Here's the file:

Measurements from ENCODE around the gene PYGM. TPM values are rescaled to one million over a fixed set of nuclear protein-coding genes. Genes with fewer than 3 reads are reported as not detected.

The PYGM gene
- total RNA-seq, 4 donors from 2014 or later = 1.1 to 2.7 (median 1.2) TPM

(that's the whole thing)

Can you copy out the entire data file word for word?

Measurements from ENCODE around the gene PYGM. TPM values are rescaled to one million over a fixed set of nuclear protein-coding genes. Genes with fewer than 3 reads are reported as not detected.

The PYGM gene
- total RNA-seq, 4 donors from 2014 or later = 1.1 to 2.7 (median 1.2) TPM